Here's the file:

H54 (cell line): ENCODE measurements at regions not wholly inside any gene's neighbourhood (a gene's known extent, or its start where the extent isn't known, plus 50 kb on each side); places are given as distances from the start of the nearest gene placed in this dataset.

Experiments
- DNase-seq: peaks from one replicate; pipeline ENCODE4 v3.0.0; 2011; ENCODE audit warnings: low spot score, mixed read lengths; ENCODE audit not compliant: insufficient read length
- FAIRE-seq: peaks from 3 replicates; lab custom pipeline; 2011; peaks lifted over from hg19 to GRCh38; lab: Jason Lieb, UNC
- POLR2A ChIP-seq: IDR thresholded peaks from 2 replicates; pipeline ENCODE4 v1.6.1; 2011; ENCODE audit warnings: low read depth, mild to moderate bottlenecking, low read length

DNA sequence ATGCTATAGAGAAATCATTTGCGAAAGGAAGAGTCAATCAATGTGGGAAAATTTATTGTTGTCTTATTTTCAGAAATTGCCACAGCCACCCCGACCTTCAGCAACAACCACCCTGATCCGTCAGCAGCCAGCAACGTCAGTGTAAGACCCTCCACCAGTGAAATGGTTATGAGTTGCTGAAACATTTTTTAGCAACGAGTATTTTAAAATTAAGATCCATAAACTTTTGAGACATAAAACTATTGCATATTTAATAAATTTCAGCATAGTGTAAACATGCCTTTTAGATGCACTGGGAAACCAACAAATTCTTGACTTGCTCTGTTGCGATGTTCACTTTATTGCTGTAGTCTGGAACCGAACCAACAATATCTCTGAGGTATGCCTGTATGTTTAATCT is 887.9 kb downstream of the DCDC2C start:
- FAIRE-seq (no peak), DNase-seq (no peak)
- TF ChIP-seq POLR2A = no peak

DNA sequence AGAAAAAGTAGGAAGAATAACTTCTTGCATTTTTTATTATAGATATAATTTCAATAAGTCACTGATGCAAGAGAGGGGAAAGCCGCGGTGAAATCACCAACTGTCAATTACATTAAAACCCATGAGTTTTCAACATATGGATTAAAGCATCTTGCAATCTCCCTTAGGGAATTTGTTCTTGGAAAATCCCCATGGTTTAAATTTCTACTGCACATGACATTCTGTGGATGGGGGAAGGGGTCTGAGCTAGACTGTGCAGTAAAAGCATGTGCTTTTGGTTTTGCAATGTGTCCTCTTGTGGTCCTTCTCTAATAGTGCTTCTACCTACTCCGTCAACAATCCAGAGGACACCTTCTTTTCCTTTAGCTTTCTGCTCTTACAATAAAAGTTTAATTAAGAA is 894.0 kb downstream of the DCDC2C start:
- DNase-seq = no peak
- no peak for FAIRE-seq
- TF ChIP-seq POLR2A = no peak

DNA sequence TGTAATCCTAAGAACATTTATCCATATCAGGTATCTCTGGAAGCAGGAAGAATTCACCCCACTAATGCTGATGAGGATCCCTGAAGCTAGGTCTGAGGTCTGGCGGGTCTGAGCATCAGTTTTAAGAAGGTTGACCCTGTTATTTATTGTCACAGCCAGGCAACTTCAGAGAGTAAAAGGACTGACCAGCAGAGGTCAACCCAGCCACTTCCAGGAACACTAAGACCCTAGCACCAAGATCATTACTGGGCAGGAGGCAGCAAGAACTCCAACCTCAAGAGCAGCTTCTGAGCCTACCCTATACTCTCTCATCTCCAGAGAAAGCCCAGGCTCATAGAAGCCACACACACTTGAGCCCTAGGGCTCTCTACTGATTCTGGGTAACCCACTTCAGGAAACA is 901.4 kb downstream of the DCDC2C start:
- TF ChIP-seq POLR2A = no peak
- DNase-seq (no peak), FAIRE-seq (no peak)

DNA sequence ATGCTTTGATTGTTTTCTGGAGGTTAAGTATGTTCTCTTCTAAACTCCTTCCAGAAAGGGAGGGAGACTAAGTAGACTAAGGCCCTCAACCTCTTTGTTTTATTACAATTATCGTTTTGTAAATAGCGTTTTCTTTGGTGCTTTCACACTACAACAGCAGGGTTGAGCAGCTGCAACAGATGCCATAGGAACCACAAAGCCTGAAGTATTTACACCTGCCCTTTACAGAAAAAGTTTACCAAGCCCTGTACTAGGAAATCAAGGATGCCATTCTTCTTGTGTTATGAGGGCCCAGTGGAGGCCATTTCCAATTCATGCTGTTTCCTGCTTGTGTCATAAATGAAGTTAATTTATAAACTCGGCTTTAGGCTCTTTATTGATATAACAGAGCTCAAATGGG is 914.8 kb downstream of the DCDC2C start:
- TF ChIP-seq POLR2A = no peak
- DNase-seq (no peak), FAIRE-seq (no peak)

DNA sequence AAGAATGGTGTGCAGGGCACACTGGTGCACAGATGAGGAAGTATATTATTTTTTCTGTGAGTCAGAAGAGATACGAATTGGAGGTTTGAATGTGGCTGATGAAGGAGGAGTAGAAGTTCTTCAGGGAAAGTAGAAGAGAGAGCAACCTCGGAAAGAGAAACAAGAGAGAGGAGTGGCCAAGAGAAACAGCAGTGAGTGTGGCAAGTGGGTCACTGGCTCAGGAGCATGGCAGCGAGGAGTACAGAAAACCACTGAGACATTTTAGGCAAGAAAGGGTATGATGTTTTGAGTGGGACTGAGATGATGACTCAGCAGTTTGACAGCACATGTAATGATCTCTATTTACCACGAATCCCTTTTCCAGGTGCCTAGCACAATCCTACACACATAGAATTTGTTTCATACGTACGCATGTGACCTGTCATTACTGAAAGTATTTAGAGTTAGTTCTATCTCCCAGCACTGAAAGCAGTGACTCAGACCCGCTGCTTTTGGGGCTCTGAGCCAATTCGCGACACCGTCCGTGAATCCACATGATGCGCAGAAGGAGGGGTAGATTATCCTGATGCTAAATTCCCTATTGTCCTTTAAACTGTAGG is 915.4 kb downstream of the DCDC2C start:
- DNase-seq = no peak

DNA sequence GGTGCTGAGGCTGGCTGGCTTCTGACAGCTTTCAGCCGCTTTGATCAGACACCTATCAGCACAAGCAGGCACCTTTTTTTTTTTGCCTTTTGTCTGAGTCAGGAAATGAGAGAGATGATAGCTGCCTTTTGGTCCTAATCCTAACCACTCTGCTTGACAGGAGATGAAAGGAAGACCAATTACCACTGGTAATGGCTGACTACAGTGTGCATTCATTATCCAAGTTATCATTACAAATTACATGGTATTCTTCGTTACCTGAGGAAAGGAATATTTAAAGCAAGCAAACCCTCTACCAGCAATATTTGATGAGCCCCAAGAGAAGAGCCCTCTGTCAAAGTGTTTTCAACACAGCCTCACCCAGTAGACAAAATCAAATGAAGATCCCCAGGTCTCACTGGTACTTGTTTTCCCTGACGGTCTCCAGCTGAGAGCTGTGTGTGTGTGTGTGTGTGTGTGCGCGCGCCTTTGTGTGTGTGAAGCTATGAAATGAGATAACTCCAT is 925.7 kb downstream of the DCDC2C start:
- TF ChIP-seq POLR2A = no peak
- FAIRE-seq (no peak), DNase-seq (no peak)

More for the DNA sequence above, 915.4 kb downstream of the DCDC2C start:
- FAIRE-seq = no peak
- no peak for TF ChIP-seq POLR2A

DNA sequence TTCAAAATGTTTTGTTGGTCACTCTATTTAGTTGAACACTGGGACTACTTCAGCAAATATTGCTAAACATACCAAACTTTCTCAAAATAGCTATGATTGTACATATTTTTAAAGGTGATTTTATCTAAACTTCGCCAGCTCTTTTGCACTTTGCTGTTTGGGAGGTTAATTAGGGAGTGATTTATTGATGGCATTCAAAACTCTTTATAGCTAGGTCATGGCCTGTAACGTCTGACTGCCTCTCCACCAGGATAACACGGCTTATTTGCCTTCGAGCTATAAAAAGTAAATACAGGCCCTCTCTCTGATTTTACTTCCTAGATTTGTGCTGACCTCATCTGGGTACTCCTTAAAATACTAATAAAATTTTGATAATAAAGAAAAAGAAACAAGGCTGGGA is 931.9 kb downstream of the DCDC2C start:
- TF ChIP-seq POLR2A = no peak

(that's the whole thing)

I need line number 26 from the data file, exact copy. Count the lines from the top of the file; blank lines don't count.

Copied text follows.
- no peak for TF ChIP-seq POLR2A